Mutual solvent driven inorganic precipitation in the pre-flush stage of squeeze treatments

Research output: Chapter in Book/Report/Conference proceedingConference contribution

3 Citations (Scopus)


Scale Inhibitor (SI) squeeze treatments are commonly used to inhibit mineral scaling in reservoirs, hence preventing formation damage and other production problems. Conventional squeeze treatments comprise of five stages, namely: pre-flush, main treatment, post-flush, shut-in and back-production stages. In the pre-flush stage, a mutual solvent (MS) is often applied to the formation either neat or in a blend of water and/or other additives. This practice is believed to offer numerous benefits including: the prevention of emulsion formation, water-blocking avoidance and enhancements to SI adsorption through oil and water displacement. In applying a MS, any additional solid deposits formed due to this pre-flush stage are generally undesirable. The nature of these possible additional deposits and their potential to cause formation damage have not been studied systematically to date. This paper aims to characterise the predominantly inorganic scales formed in mixtures of oil, brine and a mutual solvent. This characterisation is very useful in developing an understanding of the possible risks associated with mutual solvent applications and it will ultimately enable us to the design of better optimised scale inhibitor squeeze treatments including MS pre-flush stages. For a range of mutual solvents, qualitative "pseudo" ternary phase diagrams were produced at room temperature and pressure; it is denoted "pseudo" ternary since the "components" are the MS, a mineral oil and a brine (all of which are actually multicomponent in nature). Two brine chemistries were investigated including a sulphate-free formation brine and normal seawater. These investigations aided the definition of inorganic precipitation regions on the phase diagram as a function of brine chemistry. For the two brine chemistries investigated, the precipitates were collected and analysed using two methods. The first method used ESEM-XRD analysis to produce an elemental composition of the precipitates. This enabled the determination of the abundant elements in the precipitates and the compounds forming these. In the second method, the precipitates were redissolved in de-ionised water, and ICP-OES analysis was performed to determine the relative elemental ratios. Using these two approaches, a decisive characterisation of the predominant precipitates and their proportions can be made. Significant mutual solvent driven precipitation was found to occur at almost all mutual solvent concentrations in seawater, whereas mineral precipitation occurred only at near-neat mutual solvent concentrations in formation brine. This indicates that the sulphate ion may be important. Indeed, in seawater, the precipitates were found to be predominately Na2SO4 and CaSO4 in approximately a 2:1 mix, respectively, with traces of other SO4 2- and Cl- precipitates. In formation brine, the precipitates comprised almost entirely of NaCl with small traces of other Cl- salts. These findings provide practical means for preventing mutual solvent driven precipitation that can be tailored to specific squeeze treatment designs. In this regard, key considerations would be the use of sulphate-free brines in preparing the pre-flush, and the avoidance of mutual solvent and brine mixtures at near-neat mutual solvent concentrations.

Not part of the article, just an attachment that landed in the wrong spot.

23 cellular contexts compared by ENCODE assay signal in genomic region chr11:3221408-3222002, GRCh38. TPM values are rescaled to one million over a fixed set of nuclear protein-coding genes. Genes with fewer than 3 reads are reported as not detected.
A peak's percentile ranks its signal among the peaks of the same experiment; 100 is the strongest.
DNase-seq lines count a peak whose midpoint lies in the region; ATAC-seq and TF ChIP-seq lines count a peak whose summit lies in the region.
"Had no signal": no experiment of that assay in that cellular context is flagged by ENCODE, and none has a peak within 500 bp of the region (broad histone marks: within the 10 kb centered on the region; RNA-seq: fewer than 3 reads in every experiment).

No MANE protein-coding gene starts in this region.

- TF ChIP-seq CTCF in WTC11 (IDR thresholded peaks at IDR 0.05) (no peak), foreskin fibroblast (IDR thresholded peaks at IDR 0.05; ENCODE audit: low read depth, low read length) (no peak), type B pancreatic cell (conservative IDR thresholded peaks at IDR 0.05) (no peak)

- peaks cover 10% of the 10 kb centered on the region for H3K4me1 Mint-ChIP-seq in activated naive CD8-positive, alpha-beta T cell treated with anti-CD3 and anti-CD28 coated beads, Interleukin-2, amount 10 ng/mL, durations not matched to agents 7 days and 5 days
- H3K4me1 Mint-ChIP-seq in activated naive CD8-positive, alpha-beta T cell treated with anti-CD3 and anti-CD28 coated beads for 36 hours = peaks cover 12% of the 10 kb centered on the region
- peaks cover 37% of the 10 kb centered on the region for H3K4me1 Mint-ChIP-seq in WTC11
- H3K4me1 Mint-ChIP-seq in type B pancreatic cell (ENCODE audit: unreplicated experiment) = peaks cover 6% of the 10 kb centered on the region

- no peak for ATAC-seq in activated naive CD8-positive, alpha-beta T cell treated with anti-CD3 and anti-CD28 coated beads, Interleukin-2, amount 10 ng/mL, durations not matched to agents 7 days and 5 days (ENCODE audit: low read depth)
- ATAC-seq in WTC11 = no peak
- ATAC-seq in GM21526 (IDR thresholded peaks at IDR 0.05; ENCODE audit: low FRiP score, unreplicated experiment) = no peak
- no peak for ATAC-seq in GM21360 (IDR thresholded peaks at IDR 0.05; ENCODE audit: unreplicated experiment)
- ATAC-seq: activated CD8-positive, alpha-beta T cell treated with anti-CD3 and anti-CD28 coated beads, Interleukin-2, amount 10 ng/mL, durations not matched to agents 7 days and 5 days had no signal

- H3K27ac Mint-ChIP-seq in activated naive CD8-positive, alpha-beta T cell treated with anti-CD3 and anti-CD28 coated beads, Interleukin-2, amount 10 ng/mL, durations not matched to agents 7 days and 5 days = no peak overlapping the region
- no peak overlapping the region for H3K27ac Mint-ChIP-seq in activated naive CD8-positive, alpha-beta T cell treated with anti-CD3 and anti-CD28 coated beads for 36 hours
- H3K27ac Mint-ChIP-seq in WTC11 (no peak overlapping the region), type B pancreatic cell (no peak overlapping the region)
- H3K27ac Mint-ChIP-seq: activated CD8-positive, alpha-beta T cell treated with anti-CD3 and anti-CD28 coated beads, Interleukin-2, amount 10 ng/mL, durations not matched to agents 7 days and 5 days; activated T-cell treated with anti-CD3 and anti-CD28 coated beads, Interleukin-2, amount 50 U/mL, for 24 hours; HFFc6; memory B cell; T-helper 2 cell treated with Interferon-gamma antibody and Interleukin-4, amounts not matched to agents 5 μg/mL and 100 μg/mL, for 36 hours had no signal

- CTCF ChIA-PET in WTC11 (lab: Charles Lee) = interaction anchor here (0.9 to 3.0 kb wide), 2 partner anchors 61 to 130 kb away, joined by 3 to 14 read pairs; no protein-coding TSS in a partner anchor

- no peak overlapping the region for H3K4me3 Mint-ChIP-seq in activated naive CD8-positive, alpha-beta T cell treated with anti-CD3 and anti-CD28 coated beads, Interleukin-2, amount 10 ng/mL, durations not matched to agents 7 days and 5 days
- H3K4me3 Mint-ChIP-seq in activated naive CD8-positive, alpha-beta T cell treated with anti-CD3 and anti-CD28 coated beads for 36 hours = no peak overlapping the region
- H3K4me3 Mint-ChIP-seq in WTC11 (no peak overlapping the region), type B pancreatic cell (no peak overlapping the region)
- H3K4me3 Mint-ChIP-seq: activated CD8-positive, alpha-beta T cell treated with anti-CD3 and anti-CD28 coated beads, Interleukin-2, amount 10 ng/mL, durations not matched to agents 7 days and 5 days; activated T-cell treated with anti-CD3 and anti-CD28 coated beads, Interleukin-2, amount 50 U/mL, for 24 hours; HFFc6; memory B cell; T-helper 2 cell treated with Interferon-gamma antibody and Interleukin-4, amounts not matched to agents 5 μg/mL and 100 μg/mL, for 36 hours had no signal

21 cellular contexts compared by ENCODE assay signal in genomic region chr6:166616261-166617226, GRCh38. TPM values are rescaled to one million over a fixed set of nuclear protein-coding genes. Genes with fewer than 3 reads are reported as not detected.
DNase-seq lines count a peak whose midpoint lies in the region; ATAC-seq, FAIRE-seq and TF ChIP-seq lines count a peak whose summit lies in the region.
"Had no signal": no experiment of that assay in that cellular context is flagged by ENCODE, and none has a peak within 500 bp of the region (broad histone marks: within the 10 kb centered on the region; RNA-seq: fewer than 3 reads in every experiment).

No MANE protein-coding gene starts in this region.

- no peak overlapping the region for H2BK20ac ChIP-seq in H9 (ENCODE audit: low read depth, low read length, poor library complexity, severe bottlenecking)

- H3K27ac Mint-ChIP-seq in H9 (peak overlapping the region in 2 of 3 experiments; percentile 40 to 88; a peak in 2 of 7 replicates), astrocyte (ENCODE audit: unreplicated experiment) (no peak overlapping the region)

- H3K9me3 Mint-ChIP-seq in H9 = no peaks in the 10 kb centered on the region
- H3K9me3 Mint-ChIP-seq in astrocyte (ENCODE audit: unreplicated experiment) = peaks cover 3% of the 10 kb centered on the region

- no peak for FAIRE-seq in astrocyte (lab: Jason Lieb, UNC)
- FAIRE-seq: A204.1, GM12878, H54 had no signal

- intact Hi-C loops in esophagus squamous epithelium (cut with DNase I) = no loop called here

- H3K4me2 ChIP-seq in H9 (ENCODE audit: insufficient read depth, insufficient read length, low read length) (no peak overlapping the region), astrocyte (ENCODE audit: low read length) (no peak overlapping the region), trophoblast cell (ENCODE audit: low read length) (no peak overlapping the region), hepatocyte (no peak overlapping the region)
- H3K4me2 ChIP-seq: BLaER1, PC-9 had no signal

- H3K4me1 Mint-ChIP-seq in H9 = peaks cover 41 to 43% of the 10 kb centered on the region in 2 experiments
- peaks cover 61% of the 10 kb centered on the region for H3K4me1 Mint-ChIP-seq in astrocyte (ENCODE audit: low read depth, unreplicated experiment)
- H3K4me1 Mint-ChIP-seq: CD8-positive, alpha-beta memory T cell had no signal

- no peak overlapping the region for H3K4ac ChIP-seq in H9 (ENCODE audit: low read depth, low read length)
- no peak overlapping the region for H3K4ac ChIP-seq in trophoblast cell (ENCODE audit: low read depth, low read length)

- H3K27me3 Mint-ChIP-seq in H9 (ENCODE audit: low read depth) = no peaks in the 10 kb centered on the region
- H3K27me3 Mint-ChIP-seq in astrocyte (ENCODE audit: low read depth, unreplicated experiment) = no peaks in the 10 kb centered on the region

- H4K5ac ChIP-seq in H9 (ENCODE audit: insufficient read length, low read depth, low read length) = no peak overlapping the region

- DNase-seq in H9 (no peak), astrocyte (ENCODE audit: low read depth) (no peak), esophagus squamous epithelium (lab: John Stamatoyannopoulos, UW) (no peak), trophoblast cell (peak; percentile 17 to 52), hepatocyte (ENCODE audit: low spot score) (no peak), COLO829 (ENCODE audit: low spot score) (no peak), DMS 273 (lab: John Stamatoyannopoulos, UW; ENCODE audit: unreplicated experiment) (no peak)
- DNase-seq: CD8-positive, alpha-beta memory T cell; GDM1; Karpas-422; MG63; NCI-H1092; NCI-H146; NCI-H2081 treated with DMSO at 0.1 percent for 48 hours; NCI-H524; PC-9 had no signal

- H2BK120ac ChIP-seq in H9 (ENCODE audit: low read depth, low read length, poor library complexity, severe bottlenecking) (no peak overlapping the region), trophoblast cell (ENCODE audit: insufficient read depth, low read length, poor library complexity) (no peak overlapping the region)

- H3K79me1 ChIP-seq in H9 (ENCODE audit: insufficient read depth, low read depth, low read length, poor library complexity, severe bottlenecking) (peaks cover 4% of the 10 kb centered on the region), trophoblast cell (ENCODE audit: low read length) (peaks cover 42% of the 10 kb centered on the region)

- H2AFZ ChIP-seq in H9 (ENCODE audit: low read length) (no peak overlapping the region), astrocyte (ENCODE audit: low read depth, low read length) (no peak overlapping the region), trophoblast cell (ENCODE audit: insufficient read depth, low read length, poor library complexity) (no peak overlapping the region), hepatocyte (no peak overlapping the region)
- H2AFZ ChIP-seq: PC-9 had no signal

Original languageEnglish
Title of host publicationSPE International Conference and Exhibition on Formation Damage Control, 24-26 February, Lafayette, Louisiana, USA
PublisherSociety of Petroleum Engineers
ISBN (Print)9781613994412
Publication statusPublished - 2016
EventSPE International Conference and Exhibition on Formation Damage Control 2016 - Lafayette, United States
Duration: 24 Feb 201626 Feb 2016


ConferenceSPE International Conference and Exhibition on Formation Damage Control 2016
Country/TerritoryUnited States

ASJC Scopus subject areas

  • Energy Engineering and Power Technology
  • Geotechnical Engineering and Engineering Geology


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